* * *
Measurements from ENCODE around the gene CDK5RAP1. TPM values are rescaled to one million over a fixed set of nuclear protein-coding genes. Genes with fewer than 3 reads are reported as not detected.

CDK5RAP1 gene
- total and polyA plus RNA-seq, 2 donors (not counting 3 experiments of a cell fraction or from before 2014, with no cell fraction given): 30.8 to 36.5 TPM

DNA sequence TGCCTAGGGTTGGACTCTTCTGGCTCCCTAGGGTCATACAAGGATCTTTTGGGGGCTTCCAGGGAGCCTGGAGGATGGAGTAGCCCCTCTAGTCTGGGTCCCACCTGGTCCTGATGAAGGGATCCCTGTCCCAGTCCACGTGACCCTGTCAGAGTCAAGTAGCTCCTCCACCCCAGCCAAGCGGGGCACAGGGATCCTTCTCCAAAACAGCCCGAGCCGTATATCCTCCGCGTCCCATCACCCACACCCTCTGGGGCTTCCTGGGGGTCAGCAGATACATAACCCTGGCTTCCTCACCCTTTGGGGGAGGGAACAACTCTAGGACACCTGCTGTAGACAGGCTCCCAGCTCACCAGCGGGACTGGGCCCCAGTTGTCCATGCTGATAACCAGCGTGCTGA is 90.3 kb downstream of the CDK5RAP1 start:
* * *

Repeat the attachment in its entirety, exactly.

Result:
Measurements from ENCODE around the gene CDK5RAP1. TPM values are rescaled to one million over a fixed set of nuclear protein-coding genes. Genes with fewer than 3 reads are reported as not detected.

CDK5RAP1 gene
- total and polyA plus RNA-seq, 2 donors (not counting 3 experiments of a cell fraction or from before 2014, with no cell fraction given): 30.8 to 36.5 TPM

DNA sequence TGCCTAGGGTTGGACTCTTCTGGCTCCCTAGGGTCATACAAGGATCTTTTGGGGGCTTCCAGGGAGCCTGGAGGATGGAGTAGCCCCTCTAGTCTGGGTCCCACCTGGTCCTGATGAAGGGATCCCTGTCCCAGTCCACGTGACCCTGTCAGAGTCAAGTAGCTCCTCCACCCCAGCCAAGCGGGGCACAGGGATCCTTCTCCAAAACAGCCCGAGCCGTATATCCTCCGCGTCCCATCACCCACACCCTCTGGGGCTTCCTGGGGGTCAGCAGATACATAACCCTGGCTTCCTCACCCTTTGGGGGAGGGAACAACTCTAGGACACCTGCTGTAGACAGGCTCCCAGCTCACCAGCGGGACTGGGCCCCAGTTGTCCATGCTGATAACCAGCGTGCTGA is 90.3 kb downstream of the CDK5RAP1 start: